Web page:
Wednesday, April 04, 2007

Hume's Empiricism: More lecture notes

David Hume
Ruthless Empiricist
I. Hume’s Empiricism
There are, in essence two types of empiricism. You can be an empiricist about where we get our ideas, saying that they all come from experience. Or, you can say that all judgments, or a significant range of judgments, have to be justified by an appeal to experience. Hume was both.
II. Hume and Human Nature
Hume maintained that if you could understand human nature, we could resolve all the difficult questions in philosophy.
Isaac Newton’s huge success in physics led many people to hope that a similar success could be found in all areas of knowledge.
Hume starts off in his writings hoping to do in human subjects what Newton did in physics. But the effect of his work is to raise severe doubts about the rational foundation of many beliefs we all take for granted.
III. Hume’s Concept Empiricism
Hume maintains that the content of our minds, which he calls perceptions, can be divided into two categories:
1) impressions, which are sensations or the original contents of our psychological states.
2) The less forceful, remembered copies of our immediate experiences are called ideas.
B. Hume maintained that all ideas come from impressions. The previous empiricist Locke thought that the idea of God was given to us by God. Hume denied this. Even the idea of something like a “golden mountain” is derived from our impression of gold and our impression of a mountain.
IV. The Association of Ideas
Our minds associate ideas by means of three kinds of relationships.
1) Resemblance. One idea is similar to one another.
2) Contiguity. The perception of one thing is found near the perception of another thing
3) Cause and effect. One thing is known by experience to cause another.
V. Two Kinds of Reasoning, or Hume’s Fork
Relations of ideas include mathematics, are true by virtue of the meaning of the terms, and to deny them is to assert a contradiction. However these do not tell us what the world is like, only how our ideas are put together.
Matters of fact are based on experience, there is no contradiction in asserting that they are false. They do not enjoy certainty but can be known only with varying degrees of probability.
VI. Two Statements by Hume
DH: When we entertain, therefore, any suspicion that a philosophical term is employed without any meaning or idea (as is but too frequent), we need but enquire, from what impression is that supposed idea derived? And if it be impossible to assign any, this will serve to confirm our suspicion. By bringing ideas into so clear a light we may reasonably hope to remove all dispute, which may arise, concerning their nature and reality.[1]
VR: In other words, if you have an idea that isn’t traceable to an impression, it’s a good bet that it’s bogus.

VII. The other statement by Hume
DH: When we run over our libraries, persuaded of these principles, what havoc must we make? If we take in our hand any volume; of divinity or school metaphysics, for instance; let us ask, Does it contain any abstract reasoning concerning quantity or number? No. Does it contain any experimental reasoning concerning matter of fact and existence? No. Commit it then to the flames; for it can contain nothing but sophistry and illusion.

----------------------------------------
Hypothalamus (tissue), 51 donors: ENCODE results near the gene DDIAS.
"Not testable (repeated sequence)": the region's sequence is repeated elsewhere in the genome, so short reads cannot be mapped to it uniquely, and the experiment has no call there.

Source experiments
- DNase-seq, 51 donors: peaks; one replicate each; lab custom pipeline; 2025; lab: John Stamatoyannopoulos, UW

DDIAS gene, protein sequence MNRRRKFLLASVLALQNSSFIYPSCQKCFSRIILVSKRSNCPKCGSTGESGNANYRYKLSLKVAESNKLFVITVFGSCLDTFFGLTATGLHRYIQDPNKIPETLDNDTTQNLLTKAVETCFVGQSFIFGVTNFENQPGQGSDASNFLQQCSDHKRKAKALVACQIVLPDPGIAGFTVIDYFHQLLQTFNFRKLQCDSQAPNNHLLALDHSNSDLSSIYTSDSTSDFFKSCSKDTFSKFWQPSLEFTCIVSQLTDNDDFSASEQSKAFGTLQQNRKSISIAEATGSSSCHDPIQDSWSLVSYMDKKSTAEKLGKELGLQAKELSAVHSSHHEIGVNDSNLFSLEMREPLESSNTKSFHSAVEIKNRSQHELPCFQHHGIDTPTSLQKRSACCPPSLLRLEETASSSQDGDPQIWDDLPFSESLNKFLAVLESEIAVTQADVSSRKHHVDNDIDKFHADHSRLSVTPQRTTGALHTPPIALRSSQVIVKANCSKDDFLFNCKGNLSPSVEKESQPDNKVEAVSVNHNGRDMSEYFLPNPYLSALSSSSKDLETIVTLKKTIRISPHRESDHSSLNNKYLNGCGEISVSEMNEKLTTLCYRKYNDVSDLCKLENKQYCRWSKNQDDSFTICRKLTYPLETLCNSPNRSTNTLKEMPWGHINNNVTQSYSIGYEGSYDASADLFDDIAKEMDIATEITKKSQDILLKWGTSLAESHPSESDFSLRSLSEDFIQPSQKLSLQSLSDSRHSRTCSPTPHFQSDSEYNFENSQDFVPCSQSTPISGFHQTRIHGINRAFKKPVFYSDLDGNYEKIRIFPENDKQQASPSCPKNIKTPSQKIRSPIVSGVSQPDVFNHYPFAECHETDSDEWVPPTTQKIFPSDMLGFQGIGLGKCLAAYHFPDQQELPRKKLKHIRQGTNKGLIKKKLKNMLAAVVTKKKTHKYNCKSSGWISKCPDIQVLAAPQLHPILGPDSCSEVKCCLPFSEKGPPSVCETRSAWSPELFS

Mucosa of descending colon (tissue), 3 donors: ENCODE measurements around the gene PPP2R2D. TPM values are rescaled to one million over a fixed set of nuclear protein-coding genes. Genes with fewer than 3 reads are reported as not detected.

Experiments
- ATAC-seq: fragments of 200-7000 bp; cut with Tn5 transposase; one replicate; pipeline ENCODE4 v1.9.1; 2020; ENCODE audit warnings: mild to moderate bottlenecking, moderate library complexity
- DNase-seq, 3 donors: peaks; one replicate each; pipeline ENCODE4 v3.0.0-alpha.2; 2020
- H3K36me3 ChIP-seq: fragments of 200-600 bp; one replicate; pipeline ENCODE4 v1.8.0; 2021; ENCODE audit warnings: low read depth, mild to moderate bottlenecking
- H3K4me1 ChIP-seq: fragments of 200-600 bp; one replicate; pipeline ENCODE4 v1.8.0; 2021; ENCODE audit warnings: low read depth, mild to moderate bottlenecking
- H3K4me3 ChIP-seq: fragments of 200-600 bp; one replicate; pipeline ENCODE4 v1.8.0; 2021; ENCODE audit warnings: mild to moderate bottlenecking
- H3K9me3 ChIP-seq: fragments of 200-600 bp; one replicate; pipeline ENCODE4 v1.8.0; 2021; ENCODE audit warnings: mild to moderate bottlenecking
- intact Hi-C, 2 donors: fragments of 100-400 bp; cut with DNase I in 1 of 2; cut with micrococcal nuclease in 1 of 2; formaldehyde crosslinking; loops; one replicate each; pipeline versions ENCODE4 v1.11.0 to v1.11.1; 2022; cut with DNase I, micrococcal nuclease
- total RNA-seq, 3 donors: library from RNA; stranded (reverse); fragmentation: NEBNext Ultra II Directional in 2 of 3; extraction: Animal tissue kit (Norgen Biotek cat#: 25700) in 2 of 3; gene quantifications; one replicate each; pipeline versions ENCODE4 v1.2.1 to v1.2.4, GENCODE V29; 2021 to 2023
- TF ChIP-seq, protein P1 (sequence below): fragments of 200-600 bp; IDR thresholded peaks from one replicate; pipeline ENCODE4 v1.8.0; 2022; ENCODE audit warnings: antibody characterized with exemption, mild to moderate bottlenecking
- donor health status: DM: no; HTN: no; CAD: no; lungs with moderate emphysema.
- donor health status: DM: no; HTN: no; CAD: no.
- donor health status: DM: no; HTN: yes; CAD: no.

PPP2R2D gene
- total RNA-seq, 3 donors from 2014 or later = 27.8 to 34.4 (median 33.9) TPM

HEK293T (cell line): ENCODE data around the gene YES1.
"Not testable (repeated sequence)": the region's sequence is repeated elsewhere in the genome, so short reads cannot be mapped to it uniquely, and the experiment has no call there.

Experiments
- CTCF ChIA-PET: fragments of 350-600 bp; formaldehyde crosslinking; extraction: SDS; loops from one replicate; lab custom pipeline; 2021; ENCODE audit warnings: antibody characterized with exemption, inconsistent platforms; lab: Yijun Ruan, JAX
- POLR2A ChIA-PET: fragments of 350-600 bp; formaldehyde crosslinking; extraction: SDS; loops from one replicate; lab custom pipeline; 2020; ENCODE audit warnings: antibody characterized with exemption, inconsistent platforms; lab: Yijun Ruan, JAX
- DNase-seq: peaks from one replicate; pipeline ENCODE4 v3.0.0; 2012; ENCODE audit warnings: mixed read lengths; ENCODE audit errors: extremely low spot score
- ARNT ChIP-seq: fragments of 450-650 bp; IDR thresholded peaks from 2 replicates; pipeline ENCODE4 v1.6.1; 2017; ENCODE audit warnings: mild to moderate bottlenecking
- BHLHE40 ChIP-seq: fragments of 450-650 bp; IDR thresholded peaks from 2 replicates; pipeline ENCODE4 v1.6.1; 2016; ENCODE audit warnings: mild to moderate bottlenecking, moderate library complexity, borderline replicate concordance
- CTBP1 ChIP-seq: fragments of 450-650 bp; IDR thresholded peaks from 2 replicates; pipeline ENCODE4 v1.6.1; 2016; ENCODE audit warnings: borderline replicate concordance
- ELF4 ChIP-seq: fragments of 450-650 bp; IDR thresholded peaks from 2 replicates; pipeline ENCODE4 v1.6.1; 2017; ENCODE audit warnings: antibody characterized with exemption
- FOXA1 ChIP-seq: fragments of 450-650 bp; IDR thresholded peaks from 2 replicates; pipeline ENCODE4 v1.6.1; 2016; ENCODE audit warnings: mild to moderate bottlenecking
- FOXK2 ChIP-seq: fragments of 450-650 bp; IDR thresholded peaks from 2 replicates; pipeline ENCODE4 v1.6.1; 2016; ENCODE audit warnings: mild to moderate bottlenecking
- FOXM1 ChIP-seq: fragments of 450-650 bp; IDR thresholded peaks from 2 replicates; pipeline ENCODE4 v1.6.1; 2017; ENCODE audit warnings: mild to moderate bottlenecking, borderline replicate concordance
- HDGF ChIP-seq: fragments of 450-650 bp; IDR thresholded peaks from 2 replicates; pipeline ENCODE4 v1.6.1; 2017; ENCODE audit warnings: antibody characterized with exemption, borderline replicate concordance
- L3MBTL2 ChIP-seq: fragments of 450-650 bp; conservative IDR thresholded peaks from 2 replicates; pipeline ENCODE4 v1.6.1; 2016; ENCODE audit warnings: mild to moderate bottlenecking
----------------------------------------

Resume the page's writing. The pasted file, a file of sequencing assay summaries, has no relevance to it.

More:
VR: Slash and burn philosophy!
VIII. Substance: The Key to Reality, or an empty idea?
Clearly the latter for Hume. We find the sensible properties of objects when we look at our experience, but we don’t find substances.
Calls into question the existence of an independently existing external world. This common-sense belief cannot really be supported by experience.
IX. So you think you exist
According to Hume when we introspect we find thoughts, feelings, pains, pleasures, etc, but not ourselves. He might have appreciated this bit of humor: “I am out looking for myself. Should I come back, tell me to wait.”
What we call the self is just a bundle of different perceptions. The idea of a unified self that has all of these experiences is not an idea that can be supported by experience. Hume would have been one of the one’s criticizing Descartes for saying that just because there are thoughts, there is a thing that does the thinking.
X. Cause and Effect
What do we experience that leads us to conclude that one event produce another event?
1) Spatial contiguity. We see two things in physical contact with one another.
2) Temporal succession. The cause precedes the effect in time.
3) Constant conjunction. The contiguity and succession isn’t accidental, there are regularities in experience suggesting that these event-types are conjoined on a regular basis.
B. But do we experience a necessary connection between cause and effect? Hume says no. We don’t actually perceive one event producing another. What we experience is one event being connected to another in such a way that it becomes natural for us to believe that the one event produced another.


Anonymous said...

I once had a student who I met with for a while about Christianity that insisted there was not a dualistic universe only an empirical one. (like Hume) He then went on to tell me that no one needs Jesus and that he was Jesus or I could be. He also told me of his experience of time travel; he left a room he was in, walked through a door and saw himself through another door. This fellow also did many drugs. This fellow also eventually jumped into the Willamette with his laptop...he lived. The whole "experience" confirmed my small allegiance to Hume which was that this gentleman made a great "impression" upon me. But I still don't know how much of it was real.

Anonymous said...

what does an "appeal to experience mean" as opposed to the experience itself?